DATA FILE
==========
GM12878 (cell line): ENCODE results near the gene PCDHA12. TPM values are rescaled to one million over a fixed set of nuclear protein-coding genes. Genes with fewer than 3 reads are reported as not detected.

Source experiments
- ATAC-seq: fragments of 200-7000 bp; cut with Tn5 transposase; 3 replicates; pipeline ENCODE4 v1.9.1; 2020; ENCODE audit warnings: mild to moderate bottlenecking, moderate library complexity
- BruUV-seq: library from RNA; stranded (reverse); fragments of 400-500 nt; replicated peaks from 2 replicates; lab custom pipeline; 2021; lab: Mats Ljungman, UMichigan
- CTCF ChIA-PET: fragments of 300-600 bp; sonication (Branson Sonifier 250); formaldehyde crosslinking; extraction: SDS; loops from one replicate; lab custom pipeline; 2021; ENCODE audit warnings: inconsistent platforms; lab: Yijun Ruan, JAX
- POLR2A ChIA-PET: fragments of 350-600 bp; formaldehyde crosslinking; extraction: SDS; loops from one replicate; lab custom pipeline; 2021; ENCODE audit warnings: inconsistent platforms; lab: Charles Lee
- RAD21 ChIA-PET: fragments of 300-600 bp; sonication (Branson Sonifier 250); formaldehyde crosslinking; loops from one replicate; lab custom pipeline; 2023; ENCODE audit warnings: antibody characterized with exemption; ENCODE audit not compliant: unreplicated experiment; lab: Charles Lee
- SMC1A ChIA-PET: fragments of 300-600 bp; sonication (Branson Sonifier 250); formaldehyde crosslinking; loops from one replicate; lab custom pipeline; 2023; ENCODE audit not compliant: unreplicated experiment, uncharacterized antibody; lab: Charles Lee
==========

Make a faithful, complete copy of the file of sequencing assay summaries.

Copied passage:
GM12878 (cell line): ENCODE results near the gene PCDHA12. TPM values are rescaled to one million over a fixed set of nuclear protein-coding genes. Genes with fewer than 3 reads are reported as not detected.

Source experiments
- ATAC-seq: fragments of 200-7000 bp; cut with Tn5 transposase; 3 replicates; pipeline ENCODE4 v1.9.1; 2020; ENCODE audit warnings: mild to moderate bottlenecking, moderate library complexity
- BruUV-seq: library from RNA; stranded (reverse); fragments of 400-500 nt; replicated peaks from 2 replicates; lab custom pipeline; 2021; lab: Mats Ljungman, UMichigan
- CTCF ChIA-PET: fragments of 300-600 bp; sonication (Branson Sonifier 250); formaldehyde crosslinking; extraction: SDS; loops from one replicate; lab custom pipeline; 2021; ENCODE audit warnings: inconsistent platforms; lab: Yijun Ruan, JAX
- POLR2A ChIA-PET: fragments of 350-600 bp; formaldehyde crosslinking; extraction: SDS; loops from one replicate; lab custom pipeline; 2021; ENCODE audit warnings: inconsistent platforms; lab: Charles Lee
- RAD21 ChIA-PET: fragments of 300-600 bp; sonication (Branson Sonifier 250); formaldehyde crosslinking; loops from one replicate; lab custom pipeline; 2023; ENCODE audit warnings: antibody characterized with exemption; ENCODE audit not compliant: unreplicated experiment; lab: Charles Lee
- SMC1A ChIA-PET: fragments of 300-600 bp; sonication (Branson Sonifier 250); formaldehyde crosslinking; loops from one replicate; lab custom pipeline; 2023; ENCODE audit not compliant: unreplicated experiment, uncharacterized antibody; lab: Charles Lee